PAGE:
At Vermont Stations That Carry Rush, Owners Shrug Off "Slut" Comment | News | Seven Days | Vermont's Independent Voice
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At Vermont Stations That Carry Rush, Owners Shrug Off "Slut" Comment 

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Paul Goldman says he's "appalled" that Rush Limbaugh called Georgetown Law School student Sandra Fluke a "slut" and a "prostitute" last week after she told lawmakers in Washington that insurance should cover birth control. But Goldman has no plans to take Rush off the air at the radio station he owns, WVMT 620 AM in Colchester.

"The majority of people who are asking me to take him off the air don't even listen to him," said Goldman. "The listeners still want Rush and that's my job and my business — to satisfy the listeners. It's America. It's freedom of speech. He's paying a financial price for what he said."

Limbaugh made a public apology to Fluke last weekend, saying "those two words were inappropriate." But that hasn't stopped dozens of advertisers — anywhere from 28 to 43, as of Wednesday — from fleeing his show.

At WVMT, Goldman says he received a few calls and emails complaining about the comments, but he said they were part of a coordinated campaign that would not influence programming decisions at the station. It might be different, Goldman said, if regular Rush listeners had complained.

"I get more heat when I pre-empt Rush for a baseball game. I get as many phone calls," Goldman said.

Goldman said none of the station's advertisers had complained to him, nor did anyone who identified as a regular listener of the show, which airs noon to 3 p.m. in the Burlington area.

"It would be different if somebody who personally worked for me did this, but he doesn't work for me," Goldman said.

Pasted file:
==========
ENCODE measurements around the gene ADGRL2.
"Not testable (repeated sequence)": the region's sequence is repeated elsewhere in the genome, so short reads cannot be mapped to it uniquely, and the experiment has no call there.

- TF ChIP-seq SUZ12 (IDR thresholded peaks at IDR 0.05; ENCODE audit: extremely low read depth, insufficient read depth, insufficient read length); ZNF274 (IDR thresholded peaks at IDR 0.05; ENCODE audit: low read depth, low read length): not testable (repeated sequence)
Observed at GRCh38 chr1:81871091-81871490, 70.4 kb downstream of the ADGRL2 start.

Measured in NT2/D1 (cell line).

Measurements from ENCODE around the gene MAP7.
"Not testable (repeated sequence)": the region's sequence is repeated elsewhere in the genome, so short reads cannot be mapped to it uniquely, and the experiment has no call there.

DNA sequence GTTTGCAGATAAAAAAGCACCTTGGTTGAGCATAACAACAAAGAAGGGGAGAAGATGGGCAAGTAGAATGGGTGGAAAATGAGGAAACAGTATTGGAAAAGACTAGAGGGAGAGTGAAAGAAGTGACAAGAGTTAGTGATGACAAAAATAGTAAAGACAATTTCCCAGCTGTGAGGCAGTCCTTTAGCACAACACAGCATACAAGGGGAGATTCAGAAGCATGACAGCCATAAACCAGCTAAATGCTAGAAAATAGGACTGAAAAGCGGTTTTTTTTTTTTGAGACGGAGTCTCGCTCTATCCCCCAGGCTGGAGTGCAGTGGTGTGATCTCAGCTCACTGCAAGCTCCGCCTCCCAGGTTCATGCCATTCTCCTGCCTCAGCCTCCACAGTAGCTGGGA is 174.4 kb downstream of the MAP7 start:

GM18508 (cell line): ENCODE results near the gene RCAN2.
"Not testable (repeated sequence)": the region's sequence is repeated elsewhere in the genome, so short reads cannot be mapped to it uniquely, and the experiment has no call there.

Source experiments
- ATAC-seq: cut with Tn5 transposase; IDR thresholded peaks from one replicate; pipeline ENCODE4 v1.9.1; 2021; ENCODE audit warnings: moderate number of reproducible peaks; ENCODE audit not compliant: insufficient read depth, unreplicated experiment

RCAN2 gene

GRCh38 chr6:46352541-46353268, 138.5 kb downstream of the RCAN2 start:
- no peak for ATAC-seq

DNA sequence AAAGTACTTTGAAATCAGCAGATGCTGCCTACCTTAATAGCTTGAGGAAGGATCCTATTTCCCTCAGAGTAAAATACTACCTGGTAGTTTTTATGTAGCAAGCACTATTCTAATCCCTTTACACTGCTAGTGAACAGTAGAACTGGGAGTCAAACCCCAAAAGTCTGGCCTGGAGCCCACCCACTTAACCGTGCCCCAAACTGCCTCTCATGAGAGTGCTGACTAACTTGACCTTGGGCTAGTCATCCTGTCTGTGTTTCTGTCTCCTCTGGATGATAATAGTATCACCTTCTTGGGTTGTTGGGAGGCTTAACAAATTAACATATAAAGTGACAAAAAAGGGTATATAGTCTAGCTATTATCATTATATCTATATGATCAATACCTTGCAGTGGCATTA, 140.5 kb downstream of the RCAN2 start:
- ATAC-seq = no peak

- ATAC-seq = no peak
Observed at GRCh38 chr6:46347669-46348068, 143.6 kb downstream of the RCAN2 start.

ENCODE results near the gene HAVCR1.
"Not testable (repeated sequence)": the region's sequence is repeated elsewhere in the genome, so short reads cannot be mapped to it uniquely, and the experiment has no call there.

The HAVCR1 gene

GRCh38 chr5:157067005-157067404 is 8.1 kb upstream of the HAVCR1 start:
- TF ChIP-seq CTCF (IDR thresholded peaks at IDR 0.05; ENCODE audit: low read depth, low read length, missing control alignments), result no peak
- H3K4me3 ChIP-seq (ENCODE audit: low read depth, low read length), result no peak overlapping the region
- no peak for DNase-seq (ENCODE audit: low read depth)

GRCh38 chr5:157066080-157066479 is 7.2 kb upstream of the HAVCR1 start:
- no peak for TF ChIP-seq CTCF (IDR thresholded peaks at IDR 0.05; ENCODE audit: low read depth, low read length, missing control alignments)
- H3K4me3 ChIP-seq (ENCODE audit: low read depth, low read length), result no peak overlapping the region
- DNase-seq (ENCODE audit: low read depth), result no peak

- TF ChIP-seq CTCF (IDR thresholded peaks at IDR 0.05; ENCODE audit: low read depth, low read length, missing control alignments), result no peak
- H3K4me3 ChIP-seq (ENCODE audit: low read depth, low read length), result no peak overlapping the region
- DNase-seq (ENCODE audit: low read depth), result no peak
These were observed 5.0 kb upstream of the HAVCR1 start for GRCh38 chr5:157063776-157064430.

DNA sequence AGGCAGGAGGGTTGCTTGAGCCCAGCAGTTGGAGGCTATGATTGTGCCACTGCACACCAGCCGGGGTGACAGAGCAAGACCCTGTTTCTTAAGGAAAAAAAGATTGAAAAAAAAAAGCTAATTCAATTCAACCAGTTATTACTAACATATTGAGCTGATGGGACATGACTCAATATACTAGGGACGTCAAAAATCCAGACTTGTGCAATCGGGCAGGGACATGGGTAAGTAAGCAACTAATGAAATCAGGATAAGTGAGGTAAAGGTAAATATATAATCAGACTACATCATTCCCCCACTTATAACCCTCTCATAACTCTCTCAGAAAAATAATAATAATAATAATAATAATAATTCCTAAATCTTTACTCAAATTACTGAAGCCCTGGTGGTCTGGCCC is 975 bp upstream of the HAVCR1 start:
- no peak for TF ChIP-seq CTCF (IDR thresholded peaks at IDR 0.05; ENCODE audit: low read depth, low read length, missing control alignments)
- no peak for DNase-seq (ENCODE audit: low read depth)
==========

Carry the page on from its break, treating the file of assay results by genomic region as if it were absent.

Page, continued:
At WNTK in the New London, N.H., which broadcasts Limbaugh's show over 99.7 FM the Upper Valley, it appears to be much the same story. Station owner Bob Vinikoor told the Valley News he was satisfied with Limbaugh's apology and added, "It was still a pretty poor choice of words and the wrong thing to say."

Goldman, who also owns pop station 95 Triple X, stressed that he's not defending Limbaugh, adding, "It's not my cup of tea. I probably never turn on the show.." Rush is the most listened-to talk radio show in America, Goldman said, before adding, "It's not about the ratings. It's about what I can impact."

Goldman said the station's local morning hosts, Charlie Ernie & Lisa, tackled the controversy on their talk show. Beyond that, the station has not addressed the matter over the air and has no plans to, Goldman said.

"I'm sure people were offended. I'm not trying to downplay that," Goldman said. "I think most people who would hear him say it wouldn't be absolutely shocked. That's who he is. Most people who would be shocked and offended wouldn't be listening to him in the first place."

The social media campaign that has fueled Limbaugh's advertiser exodus has been visible in the Burlington area — but just barely. Melinda Moulton, a business woman who also serves on the board of Planned Parenthood of Northern New England (PPNNE), posted a list of Vermont stations that carry Rush on her Facebook page and urged friends to complain. Elaine Young, a professor at Champlain College, has also posted about local radio stations carrying the show — and named their advertisers.

As it happens, Moulton was headed to a PPNNE's quarterly board meeting in New Hampshire on Friday and tuned into Limbaugh's show "for the first time ever in the history of my life" on the drive down. When she arrived at the meeting, she learned that several fellow board members had done the exact same thing.

"We felt we really had to listen to him for ourselves to believe this was real," said Moulton, the CEO of Main Street Landing in Burlington. "I'm absolutely outraged that this kind of attitude still prevails in our country. I thought this was over decades ago."

But outrage makes for good fundraising potential. On her Facebook page, Moulton urged friends to respond to Rush by making a donation to Planned Parenthood.

"It really helps Planned Parenthood to be able to fundraise so they can be at the front lines of this," Moulton said. "How else are we going to speak out about this?"

So, in a strange way, maybe this whole thing is a mutually beneficial: Rush gets to say remarkably offensive things and drive up his ratings. And opponents such as Planned Parenthood get to fundraise off the ensuing outrage. The only one that loses is Sandra Fluke herself — until she lands her inevitable book deal, of course.

Photo credit: Wikimedia Commons

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Andy Bromage

Andy Bromage

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Andy Bromage was a Seven Days staff writer from 2009-2012, and the news editor from 2012-2013.

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